By declaring in his State of the Union speech that "deficit reduction alone is not an economic plan," President Barack Obama made an important, prime-time bid to focus the public's attention on the nation's future.
Slashing budget deficits and debt is essential, but so is government investment to lay the groundwork for the American people to prosper in the competitive global economy.
Whether it's called investing or spending, it has become as partisan as everything else in Washington. But by either name, the government needs to modernize the nation's infrastructure, push toward energy independence, drive scientific advances and better educate the American workforce. That would help create the conditions for the middle class to thrive, and preserve the American dream of a better life for those willing to work.
A nation with crumbling bridges, ports and highways and unreliable power grids that make it difficult and costly to get products to market won't attract business investment and jobs.
Abandoning the sort of basic scientific research that seeded the development of the Internet and the mapping of the human genome would stifle the innovation needed to create new industries.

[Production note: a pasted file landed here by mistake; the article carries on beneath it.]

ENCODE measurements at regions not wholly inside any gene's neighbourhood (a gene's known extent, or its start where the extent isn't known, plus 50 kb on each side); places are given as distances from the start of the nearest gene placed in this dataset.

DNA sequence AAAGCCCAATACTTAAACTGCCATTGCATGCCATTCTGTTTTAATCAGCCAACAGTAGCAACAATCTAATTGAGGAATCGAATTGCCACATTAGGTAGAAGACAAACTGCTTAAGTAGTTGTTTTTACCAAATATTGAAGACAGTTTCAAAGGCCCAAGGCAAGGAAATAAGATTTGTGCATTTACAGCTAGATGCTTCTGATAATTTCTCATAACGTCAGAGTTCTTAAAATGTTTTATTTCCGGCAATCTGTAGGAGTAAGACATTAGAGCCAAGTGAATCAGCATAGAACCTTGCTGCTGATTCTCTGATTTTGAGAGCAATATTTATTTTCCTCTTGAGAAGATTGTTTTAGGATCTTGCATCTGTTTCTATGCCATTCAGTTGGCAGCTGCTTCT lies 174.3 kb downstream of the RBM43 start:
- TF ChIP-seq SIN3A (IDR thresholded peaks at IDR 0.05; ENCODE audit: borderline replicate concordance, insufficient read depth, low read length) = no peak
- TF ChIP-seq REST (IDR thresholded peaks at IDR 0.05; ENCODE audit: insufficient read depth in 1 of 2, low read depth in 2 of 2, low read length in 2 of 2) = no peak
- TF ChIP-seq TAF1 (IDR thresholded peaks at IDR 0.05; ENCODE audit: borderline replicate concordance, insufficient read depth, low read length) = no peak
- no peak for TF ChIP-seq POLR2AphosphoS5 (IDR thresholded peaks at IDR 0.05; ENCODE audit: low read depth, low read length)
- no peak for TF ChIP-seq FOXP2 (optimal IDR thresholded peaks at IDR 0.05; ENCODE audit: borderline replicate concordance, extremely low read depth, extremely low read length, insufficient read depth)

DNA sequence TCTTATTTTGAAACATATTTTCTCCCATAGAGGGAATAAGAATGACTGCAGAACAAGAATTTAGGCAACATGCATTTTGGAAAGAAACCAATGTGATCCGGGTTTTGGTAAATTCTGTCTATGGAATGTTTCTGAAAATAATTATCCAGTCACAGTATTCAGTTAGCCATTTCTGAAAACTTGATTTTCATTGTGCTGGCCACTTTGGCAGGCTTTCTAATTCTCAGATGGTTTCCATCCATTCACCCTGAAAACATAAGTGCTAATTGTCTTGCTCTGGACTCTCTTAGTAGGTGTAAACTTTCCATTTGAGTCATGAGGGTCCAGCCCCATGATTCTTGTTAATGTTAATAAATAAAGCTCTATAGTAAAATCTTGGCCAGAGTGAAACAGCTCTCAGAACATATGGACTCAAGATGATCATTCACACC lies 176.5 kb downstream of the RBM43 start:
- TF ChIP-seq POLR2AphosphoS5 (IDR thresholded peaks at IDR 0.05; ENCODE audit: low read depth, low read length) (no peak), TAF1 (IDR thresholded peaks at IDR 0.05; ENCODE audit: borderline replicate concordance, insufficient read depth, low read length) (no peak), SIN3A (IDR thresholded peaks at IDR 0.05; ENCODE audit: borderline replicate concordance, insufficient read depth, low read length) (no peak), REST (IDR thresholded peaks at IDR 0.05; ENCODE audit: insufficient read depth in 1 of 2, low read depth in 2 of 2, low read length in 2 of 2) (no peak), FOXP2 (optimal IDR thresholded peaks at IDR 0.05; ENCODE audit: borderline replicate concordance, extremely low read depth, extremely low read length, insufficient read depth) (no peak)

Right now the nation produces more oil than in years past, buys less foreign oil and produces more natural gas than ever before. But if the government doesn't support research leading to pioneering wind and solar energy technology, high-tech batteries and alternative-fuel vehicles, we can kiss the jobs those industries will create good-bye.
If we fail to modernize our schools, improve technical training, make college more affordable -- for instance, by directing aid to those that are less expensive and provide good value -- jobs will flee to nations whose workers are better equipped.
To do those things, Washington has to put the federal government's finances on a sustainable course. There has been progress: Growth in health care spending has slowed dramatically for four years and the Congressional Budget Office projects a federal budget deficit of $845 billion in 2013 -- below $1 trillion for the first time in four years. More is needed.
Spending on entitlement programs such as Medicare and Medicaid must be reined in. And the tax code should be reformed by reducing rates while eliminating loopholes and deductions in such a way that cuts deficits and raises new revenue for public investments.
The federal government must not continue lurching from one ginned up crisis to the next while ignoring the nation's long-term challenges.